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Court orders arrest of Sri Lanka’s top military officer

August 30, 2018

COLOMBO: A court on Wednesday ordered the arrest of Sri Lanka’s top military officer in connection with the abduction and murder of 11 people during the island’s civil war.

Colombo Fort magistrate Lanka Jayaratne directed police to detain Admiral Ravindra Wijegunaratne, Chief of the Defence Staff, for allegedly helping the main person acused in the killings escape prosecution.

Chandana Prasad Hettiarachchi, a navy intelligence officer, was accused of leading a hit squad that kidnapped 11 young men between 2008 and 2009 during the final stages of the war. They are believed to have been murdered while being illegally held by the navy. Their bodies were never found.

Hettiarachchi was arrested earlier this month in Colombo after a months-long manhunt that saw an alert issued worldwide. "There is evidence against Admiral Wijegunaratne’s role in allowing the accused to evade arrest," Sri Lanka’s Criminal Investigations Department told the magistrate.

D.K.P. Dissanayake, at the time a spokesman for the navy, is also suspected of involvement. He was arrested last year and is currently on bail. Police have told the court that Hettiarachchi was also wanted in connection with the 2006 murder of Tamil lawmaker Nadarajah Raviraj.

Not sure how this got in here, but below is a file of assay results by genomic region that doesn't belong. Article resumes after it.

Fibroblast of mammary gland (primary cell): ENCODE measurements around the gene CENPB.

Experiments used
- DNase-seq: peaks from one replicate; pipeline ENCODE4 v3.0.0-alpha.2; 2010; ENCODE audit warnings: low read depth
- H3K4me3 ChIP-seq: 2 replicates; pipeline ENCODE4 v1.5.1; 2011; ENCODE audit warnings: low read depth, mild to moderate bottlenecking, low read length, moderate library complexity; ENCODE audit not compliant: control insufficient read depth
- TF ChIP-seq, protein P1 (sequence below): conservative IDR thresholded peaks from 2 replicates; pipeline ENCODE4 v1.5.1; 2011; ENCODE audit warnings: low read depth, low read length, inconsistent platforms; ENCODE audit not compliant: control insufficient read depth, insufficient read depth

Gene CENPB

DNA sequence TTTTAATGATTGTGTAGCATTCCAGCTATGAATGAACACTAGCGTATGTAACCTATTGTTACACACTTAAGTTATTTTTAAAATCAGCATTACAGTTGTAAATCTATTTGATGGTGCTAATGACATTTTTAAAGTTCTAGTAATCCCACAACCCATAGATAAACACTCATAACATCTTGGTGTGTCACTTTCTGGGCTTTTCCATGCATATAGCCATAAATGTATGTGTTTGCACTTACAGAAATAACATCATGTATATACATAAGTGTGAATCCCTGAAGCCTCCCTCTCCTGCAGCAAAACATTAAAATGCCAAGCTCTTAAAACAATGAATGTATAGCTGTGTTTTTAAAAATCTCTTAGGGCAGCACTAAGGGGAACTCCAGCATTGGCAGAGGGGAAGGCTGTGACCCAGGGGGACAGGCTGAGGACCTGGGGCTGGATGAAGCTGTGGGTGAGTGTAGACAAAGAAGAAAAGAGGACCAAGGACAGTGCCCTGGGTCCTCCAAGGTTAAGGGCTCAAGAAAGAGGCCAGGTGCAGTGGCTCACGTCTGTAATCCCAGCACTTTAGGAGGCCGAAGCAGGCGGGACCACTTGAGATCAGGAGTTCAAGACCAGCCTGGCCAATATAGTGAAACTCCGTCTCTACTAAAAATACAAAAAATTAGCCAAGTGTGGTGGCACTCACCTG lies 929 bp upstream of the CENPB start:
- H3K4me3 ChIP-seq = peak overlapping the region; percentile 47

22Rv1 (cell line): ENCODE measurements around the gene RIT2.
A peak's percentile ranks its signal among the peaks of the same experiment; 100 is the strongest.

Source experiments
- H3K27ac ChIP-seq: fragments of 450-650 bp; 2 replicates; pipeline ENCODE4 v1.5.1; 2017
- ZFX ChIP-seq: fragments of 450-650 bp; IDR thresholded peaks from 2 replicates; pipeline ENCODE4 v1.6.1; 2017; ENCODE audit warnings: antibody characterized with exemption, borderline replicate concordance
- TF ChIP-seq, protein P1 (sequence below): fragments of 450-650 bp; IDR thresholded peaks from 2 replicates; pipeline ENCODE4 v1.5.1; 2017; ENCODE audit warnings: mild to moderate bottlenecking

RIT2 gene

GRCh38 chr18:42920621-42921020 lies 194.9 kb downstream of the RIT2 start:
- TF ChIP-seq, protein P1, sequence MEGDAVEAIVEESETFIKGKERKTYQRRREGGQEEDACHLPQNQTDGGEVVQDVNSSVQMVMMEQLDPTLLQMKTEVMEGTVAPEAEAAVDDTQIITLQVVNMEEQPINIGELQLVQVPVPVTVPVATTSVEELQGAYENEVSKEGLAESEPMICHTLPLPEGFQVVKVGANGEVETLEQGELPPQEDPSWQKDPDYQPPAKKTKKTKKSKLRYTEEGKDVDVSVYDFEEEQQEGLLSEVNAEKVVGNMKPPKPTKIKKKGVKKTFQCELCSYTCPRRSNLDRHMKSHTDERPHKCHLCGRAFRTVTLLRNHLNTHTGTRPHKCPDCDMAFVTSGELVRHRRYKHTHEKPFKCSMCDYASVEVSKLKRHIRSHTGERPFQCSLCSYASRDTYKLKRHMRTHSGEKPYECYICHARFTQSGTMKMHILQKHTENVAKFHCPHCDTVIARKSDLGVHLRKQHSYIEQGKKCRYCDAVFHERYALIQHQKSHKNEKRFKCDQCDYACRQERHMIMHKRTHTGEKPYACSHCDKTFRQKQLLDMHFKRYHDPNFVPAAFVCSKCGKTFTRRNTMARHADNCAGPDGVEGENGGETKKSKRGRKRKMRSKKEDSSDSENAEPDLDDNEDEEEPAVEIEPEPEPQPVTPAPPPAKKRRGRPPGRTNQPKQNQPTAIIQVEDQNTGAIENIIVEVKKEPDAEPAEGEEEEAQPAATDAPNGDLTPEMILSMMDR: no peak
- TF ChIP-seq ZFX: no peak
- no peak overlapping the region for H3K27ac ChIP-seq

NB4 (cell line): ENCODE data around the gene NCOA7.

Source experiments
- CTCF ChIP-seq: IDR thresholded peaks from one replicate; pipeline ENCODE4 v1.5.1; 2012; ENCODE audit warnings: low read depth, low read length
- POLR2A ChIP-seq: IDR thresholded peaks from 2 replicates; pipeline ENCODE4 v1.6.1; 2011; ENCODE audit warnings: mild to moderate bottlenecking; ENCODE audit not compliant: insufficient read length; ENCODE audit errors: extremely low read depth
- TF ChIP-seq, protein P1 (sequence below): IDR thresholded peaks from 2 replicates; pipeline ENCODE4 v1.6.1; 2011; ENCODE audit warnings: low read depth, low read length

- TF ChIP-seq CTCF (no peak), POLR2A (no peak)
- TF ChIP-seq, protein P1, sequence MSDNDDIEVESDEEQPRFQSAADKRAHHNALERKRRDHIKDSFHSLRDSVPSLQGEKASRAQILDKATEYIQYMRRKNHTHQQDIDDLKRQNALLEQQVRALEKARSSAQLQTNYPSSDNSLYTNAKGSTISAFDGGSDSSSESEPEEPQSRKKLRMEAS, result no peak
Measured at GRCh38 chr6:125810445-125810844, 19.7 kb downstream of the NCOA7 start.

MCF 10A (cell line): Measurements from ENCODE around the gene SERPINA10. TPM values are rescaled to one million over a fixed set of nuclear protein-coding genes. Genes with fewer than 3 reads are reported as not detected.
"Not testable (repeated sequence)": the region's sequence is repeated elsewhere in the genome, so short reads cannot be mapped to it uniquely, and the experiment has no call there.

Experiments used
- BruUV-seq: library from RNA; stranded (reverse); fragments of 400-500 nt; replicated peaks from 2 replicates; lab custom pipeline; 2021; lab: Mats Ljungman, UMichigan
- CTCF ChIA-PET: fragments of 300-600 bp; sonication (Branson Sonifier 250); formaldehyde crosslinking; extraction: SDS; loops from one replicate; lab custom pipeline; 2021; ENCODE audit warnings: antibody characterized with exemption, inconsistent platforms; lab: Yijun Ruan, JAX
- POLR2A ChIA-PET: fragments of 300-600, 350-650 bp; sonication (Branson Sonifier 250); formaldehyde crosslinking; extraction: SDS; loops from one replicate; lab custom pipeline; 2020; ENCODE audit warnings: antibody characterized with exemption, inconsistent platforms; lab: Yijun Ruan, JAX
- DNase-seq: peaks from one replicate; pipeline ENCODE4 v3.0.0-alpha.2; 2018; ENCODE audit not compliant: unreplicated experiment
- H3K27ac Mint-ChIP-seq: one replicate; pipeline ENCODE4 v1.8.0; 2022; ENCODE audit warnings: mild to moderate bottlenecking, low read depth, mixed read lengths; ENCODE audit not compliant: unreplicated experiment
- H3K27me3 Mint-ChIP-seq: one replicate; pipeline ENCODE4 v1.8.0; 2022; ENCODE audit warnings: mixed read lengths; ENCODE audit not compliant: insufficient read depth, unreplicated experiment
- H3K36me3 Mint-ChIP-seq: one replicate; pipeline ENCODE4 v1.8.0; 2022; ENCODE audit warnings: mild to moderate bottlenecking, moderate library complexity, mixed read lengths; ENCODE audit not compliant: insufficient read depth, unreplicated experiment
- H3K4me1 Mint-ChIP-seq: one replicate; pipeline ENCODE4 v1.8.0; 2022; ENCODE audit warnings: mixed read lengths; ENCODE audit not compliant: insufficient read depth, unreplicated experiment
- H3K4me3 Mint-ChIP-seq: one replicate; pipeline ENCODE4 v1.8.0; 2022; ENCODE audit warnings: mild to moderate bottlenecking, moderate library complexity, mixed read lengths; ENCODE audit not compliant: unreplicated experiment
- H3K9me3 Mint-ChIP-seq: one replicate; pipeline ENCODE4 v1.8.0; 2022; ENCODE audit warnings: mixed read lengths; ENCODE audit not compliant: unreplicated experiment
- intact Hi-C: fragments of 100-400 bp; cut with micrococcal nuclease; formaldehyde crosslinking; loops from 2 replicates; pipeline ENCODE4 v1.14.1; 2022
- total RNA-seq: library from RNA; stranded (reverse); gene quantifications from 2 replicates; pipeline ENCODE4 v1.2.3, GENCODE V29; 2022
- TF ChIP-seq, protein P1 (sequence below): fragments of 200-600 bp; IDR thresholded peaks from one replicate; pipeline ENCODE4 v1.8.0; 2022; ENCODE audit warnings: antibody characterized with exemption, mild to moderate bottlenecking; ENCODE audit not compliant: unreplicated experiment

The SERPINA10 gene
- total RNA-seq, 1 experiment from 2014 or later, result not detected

There have been persistent allegations that senior military personnel and regime figures loyal to then-president Mahinda Rajapakse were responsible for a number of high-profile murders.

Several military intelligence officers are facing prosecution in connection with the assassination of a prominent newspaper editor and for orchestrating attacks on other journalists and dissidents during Rajapakse’s rule that ended in January 2015.

Rajapakse himself was questioned two weeks ago in relation to the abduction and torture of a newspaper journalist in 2008. The former strongman, and several members of his family, are also being investigated for large-scale financial fraud and murder during his decade as president.

Troops crushed Tamil separatists known as the Tamil Tigers in 2009, ending the decades-long civil war. But the final days of the government offensive, spearheaded by Rajapakse, were marked by allegations of major rights violations. A former UN official has claimed that up to 40,000 civilians may have been killed in the final stages of the war.